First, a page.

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The Campaign Trail, 2005: the inevitable fear and loathing…

… but is that a side order of despair with that, sir?

Time to start blogging the election, then.  But what to say?  Normally I’d be exhorting you to vote Labour, like in 1997 and 2001; though those were before the days of blogs (for me, at least).  But this year.  This year it’s different.

I could of course warn of the danger of sleep-walking towards a Tory government, as Ken did.  And that would be true: there’s no doubt that the Tories would be much worse than Labour or the Lib Dems for the economy and public services.  Plus the idea of it is just repellent; especially for those of us who lived through the Thatcher years.  Who, like me, was politically naive (and fortunately too young to vote) in 1979, and thought something along the lines of, “let’s give them a chance to see how they do”.  And then watched as public services and manufacturing industry were systematically dismantled, as everything good at the heart of this country was attacked by the greedy, money-grubbing scumbags who wanted to turn us into a “share-owning democracy” by selling us the stuff we already owned.

So yes, I could warn about that.  About how Michael Howard was one of Thatcher’s henchmen, about how he presided over the “No repetitive beats” Criminal Justice Act which attempted to criminalise public partying.  About how Howard Flight’s secret revelations are probably understated, and that Tory sleaze didn’t go away after 1997, it just went underground.

But this is 2005, and we don’t have to try to depose a sleazy Tory government any more.  It’s much worse than that.  We have to try to depose a sleazy Labour government; and we have to do it without letting the Tories in.

There is an obvious answer, in theory, at least: we should vote for the Liberal Democrats.  And that wouldn’t be so bad.  I could do that (I might have to).  But the trouble is, most people, disillusioned as they are with the other two, won’t vote for the Lib Dems.  Many people seem to have this strange desire to vote for the winning party.  This is a curious attitude that I have never understood.  Obviously you  want your side to win.  You believe in their policies, or thnk that an individual is the best person to represent your constituency, so you want them to win.  That’s how a representative democracy works.

What I don’t understand is the attitude that seems to say, “I’m not going to vote for them, because they won’t win”.  Well of course they won’t, if nobody votes for them.  But you’re not trying to bet on winner, you’re trying to choose a representative.  It doesn’t matter (in one sense) if you lose; it matters that you vote for what’s right.

The government is crap.  New Labour is crap.  It’s not just Iraq and the whole US-poodle thing; I could see my way past that.  It’s much worse than that.  it’s ID cards.  It’s house arrest.  it’s an attack on civil liberties so extreme that even Thatcher wouldn’t have attempted it.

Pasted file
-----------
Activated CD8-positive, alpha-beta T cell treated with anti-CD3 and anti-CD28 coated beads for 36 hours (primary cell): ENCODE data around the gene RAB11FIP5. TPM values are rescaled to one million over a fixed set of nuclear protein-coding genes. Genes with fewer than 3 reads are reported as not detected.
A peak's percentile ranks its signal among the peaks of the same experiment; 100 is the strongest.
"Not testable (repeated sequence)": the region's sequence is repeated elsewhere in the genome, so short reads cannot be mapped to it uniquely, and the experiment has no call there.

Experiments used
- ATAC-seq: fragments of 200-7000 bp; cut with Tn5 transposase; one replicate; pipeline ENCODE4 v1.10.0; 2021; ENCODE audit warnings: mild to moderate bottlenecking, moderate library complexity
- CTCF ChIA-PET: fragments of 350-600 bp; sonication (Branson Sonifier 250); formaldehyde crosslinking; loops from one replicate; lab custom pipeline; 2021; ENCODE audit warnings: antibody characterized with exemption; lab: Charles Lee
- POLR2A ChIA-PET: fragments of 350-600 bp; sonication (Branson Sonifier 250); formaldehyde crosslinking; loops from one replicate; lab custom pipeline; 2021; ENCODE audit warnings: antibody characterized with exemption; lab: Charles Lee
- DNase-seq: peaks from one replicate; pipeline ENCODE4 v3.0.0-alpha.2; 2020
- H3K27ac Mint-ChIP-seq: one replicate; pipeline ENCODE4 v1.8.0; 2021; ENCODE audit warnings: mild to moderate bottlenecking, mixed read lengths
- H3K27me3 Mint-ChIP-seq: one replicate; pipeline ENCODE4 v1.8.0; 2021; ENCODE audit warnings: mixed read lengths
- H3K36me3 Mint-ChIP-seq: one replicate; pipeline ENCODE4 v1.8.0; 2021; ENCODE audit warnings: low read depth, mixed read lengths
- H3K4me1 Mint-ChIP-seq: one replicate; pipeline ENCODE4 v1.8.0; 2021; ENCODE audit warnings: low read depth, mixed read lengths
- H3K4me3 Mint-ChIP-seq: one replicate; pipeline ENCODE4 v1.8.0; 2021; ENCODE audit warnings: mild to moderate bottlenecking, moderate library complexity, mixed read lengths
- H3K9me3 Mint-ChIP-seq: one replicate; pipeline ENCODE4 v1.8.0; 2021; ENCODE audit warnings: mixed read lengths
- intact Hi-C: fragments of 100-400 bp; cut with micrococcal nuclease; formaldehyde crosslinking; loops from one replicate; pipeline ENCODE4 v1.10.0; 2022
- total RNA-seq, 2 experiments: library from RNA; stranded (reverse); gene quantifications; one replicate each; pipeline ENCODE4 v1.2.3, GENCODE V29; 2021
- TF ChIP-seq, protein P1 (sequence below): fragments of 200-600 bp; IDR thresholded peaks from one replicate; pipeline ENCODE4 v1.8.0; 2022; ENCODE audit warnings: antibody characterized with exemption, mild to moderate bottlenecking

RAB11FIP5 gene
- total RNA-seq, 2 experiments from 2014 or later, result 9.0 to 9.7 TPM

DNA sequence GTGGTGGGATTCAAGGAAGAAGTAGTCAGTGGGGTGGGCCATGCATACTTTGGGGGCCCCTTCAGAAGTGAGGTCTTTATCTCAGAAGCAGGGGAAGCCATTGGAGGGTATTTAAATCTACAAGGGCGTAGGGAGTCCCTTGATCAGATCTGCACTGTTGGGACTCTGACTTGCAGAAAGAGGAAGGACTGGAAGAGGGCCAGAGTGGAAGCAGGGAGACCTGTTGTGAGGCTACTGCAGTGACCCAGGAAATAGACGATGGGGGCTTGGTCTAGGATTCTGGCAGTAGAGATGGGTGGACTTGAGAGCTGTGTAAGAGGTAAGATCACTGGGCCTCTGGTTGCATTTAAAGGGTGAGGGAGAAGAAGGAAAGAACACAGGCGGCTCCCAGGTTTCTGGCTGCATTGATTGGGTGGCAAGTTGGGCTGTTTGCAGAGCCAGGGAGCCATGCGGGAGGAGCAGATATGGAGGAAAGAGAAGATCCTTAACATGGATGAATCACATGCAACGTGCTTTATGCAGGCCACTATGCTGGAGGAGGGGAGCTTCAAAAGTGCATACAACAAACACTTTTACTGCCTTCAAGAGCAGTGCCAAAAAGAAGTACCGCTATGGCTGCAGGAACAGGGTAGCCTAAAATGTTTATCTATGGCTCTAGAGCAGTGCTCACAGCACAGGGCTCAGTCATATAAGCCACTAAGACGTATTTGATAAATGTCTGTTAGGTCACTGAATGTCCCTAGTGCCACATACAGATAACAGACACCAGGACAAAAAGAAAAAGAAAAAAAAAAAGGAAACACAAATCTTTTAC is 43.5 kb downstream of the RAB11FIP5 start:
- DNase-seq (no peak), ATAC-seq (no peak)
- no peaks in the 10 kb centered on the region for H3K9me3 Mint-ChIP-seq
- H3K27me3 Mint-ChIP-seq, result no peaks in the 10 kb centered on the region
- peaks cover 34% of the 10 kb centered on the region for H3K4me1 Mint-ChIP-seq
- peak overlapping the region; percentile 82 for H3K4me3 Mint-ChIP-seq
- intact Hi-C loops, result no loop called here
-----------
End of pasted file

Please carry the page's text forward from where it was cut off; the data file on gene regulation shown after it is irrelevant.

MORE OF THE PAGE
I live in a safe Labour seat.  My MP, Brian Sedgmore, kicked government arse in his speech on house arrest.  I could happily vote for him again.  Unfortunately, he’s standing down at the election.  I’ve just being doing some research on his replacement candidate, Meg Hilllier.  She is worryingly silent on ID cards.

I miss old — rather, proper — Labour; I miss having people you might actually want to vote for.  Hell, I even miss 1997-grade New Labour.  I almost miss having Thatcher in power.  At least then it was easy to know who to vote against.

But I wouldn’t want them back.  I’d spoil my ballot before I’d ever vote for those scumbags.  Unless — just maybe unless — they came out against ID Cards.  If they did, though, I wouldn’t trust them.

Never mind a Tory government: we’re sleep-walking towards hell in a handbasket.

Let’s rock again

Burn (tickettothewest) are back in action.  Yes, after a gap of only just over four months, we have rehearsed again.  Some of you will know that scunner, our former lead guitarist, left to work in Geneva last spring.  We quickly spent several months deciding to recruit another old Edinburgh SF Soc friend, Andrew.  We then leapt into action at a rate of a rehearsal every fortnight to three weeks.

Or so I’d have said.  A quick check of last year’s (electronic) diary suggests that our last rehearsal with Ol was in March; and the next rehearsal was in October.  Can we really have left it that long?  Well, maybe not.  We can be fairly sure that the reocord is incomplete, as it only shows one in October and one in November, and I can remember at least three, and I think probably four.